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Evolution 2: Far Off Promise (Dreamcast) artwork

Evolution 2: Far Off Promise (Dreamcast) review


"Wow. A mere 6 months after we get the first RPG for Dreamcast, we get a sequel. Actually, Evolution 2: A Far Off Promise is more of a remix than a full-blooded sequel, in my opinion. "



Wow. A mere 6 months after we get the first RPG for Dreamcast, we get a sequel. Actually, Evolution 2: A Far Off Promise is more of a remix than a full-blooded sequel, in my opinion.

Everything in Evolution has been improved on in Evolution 2. The graphics are crisper, the control is tighter, and the story makes a wee bit more sense, as the lovely Linear meets a mysterious character who seems to know her better than she knows herself.

The game's dungeons no longer randomly generate. Instead, they are replaced by preset dungeons that increase in size as you go through them. The only way to make money in the game is by either selling equipment or going into the game's dungeons too look for treasure and bring it back to the Society, which is easily found in the only town in the game (much like the first one). Skills and Cyframe upgrades are obtained much like they were in the original: through TP distrabution and upgrade kits. The coolest improvement in the game has to be the behind-the-back camera; it adds a little bit to the game.

As I said before, the dungeons are not randomly generated. They change to represent elements as you progress. There is an ''earth'' one that goes down into the ground, an ''ice'' one that has slick spots, and so-on, and so-on. The game also features a huge Tower accessed from the left of the Society court that is randomly generated and filled with secret, and somewhat useless, items. The is huge, and it can get a bit repetative especially since you can't leave until you complete every 10th level. Luckly there is a ''pause save'' feature that lets you stop and start again between levels. But be warned- once you load a pause file it erases and the game can't be saved until you complete another level. The same goes for the regular dungeons- you can't simply leave the floor you're on; you either have to work your way back (this can't be done in the Tower) or you have to use the item. The game seems to be flawed that way a lot like its predecessor. The game can get long and tiring in later levels, so you may end up throwing your controller down in anger (something I did the first time I played). Still, though, the game has its pluses.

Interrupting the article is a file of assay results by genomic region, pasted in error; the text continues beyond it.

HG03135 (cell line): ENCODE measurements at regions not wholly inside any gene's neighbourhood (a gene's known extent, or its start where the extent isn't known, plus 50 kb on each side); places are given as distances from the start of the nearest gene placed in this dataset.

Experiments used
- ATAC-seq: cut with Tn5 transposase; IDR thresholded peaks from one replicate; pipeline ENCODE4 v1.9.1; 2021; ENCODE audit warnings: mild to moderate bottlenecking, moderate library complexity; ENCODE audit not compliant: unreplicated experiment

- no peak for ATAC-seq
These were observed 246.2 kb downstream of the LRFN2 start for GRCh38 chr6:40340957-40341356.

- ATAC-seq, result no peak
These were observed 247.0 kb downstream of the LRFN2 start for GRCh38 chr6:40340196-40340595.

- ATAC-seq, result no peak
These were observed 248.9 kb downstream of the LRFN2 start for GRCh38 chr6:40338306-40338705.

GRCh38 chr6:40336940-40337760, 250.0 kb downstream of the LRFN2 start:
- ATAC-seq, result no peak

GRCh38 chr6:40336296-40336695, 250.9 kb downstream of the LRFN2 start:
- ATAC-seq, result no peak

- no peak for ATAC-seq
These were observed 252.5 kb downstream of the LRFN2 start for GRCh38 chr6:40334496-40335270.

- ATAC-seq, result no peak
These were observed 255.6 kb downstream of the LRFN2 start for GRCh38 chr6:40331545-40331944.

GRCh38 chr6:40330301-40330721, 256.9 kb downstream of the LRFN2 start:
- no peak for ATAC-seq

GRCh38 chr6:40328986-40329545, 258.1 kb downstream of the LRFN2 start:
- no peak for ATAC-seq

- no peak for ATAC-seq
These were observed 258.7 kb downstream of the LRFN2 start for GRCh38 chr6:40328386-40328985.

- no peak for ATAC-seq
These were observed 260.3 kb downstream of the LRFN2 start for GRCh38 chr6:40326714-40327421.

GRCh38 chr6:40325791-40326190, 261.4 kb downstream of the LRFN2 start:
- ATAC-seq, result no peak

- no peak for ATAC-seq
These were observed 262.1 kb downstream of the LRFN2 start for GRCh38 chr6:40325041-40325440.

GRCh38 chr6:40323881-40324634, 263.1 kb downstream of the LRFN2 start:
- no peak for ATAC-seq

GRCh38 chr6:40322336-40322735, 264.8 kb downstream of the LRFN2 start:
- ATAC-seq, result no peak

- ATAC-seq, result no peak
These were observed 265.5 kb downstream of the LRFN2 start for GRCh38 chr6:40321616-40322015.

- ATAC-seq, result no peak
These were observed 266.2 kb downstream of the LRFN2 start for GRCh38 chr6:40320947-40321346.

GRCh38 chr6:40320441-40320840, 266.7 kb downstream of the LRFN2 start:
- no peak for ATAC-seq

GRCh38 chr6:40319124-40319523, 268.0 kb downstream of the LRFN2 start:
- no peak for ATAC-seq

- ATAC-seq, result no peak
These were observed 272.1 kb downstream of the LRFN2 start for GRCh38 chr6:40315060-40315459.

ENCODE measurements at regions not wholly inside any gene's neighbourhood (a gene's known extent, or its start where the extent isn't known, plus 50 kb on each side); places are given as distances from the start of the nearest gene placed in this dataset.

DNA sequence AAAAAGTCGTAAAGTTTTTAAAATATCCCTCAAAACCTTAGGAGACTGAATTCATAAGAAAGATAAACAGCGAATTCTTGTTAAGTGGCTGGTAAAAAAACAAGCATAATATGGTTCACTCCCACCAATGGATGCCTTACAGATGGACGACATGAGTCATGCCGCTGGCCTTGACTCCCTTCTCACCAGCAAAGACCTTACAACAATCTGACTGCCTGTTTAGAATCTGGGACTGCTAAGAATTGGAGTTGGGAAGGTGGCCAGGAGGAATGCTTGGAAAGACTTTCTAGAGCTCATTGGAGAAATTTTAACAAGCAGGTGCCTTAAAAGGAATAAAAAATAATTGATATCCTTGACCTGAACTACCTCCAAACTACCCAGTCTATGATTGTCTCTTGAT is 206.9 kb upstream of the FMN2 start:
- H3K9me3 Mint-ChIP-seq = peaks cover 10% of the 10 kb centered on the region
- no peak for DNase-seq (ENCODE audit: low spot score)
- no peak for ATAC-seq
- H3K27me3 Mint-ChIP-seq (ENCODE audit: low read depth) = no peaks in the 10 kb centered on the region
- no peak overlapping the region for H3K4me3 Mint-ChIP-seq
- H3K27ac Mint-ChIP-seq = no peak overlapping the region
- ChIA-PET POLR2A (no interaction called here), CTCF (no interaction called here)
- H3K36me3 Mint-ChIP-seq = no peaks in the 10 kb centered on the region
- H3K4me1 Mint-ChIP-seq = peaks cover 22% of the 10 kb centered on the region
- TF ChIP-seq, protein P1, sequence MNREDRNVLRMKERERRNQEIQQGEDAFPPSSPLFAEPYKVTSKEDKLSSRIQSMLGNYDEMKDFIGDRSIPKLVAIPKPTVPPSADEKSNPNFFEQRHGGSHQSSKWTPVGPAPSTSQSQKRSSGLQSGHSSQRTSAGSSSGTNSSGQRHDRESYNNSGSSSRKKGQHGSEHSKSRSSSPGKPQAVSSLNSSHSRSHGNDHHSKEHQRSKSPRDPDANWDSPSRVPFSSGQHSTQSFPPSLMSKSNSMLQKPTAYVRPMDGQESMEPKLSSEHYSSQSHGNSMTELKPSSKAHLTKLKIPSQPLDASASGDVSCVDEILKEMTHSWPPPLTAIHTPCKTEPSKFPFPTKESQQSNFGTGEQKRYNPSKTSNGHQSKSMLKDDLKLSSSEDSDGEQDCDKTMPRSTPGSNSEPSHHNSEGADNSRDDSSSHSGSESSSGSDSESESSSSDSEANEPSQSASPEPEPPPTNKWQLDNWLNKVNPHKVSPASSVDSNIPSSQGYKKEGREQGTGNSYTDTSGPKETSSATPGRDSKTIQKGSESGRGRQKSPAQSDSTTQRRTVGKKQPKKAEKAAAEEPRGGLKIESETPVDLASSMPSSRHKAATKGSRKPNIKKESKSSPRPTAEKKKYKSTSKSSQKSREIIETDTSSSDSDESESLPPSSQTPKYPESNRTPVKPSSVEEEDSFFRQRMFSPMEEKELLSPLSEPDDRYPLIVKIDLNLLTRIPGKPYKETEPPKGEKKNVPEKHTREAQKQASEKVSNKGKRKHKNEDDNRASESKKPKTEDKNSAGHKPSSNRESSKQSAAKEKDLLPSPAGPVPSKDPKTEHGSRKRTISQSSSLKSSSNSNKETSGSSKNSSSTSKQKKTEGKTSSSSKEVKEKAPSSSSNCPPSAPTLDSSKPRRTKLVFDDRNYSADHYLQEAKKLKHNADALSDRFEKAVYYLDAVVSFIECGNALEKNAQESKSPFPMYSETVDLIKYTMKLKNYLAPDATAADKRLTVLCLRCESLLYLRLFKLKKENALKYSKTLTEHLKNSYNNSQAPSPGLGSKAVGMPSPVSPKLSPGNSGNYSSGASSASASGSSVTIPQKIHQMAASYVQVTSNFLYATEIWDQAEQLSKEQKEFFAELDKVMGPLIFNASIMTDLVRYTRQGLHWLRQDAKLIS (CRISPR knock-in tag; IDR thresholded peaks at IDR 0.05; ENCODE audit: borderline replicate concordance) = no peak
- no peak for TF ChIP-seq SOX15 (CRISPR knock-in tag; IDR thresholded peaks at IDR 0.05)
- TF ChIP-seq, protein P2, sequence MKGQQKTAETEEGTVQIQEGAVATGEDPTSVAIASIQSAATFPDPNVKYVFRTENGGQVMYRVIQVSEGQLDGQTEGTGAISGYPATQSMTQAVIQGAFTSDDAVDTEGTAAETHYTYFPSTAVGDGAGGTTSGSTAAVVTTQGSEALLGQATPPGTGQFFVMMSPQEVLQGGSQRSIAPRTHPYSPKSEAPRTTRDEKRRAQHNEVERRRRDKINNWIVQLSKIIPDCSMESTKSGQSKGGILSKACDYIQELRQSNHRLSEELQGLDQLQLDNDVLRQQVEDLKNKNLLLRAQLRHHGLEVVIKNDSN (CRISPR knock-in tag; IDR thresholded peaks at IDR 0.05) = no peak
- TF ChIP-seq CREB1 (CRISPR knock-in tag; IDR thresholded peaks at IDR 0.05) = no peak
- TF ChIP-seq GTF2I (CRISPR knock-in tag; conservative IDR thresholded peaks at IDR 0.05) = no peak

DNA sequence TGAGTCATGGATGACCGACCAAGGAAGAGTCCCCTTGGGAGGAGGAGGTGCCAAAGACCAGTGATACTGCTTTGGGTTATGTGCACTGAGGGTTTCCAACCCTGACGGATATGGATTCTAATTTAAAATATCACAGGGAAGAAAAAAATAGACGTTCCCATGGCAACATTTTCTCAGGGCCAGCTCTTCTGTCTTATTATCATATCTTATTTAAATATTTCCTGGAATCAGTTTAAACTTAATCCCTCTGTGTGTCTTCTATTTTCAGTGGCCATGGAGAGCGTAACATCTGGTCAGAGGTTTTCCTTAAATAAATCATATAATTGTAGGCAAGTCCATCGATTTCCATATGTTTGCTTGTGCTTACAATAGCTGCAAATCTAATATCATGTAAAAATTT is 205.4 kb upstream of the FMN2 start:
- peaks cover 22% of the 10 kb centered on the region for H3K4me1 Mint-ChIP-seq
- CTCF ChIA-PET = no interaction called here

A major plus is its top-notch, cutesy-Japanese art design (except Pepper). Kind of like in Lunar it sort of helps keep you going. Another cool thing is a The Legend of Zelda: Ocarina of Time-inspired ''rumble feature.'' When you obtain a certain object in the latter part of the game, you can plug in the DC rumble (puru puru) pack to find secret items. Just as with Zelda, the pack will go off when you are near secret entrances or columns that may contain items or rooms. That is very cool.

Evolution 2 definitely has a few faults in its reptition and the fact there is still only one town, but there is something endearing about the whole game, making Evolution 2 a nice time waster as you paitently wait for Grandia 2, Skies of Arcadia and deSpiria (if that comes out here).

Rating: 9/10

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Community review by pestes (Date unavailable)

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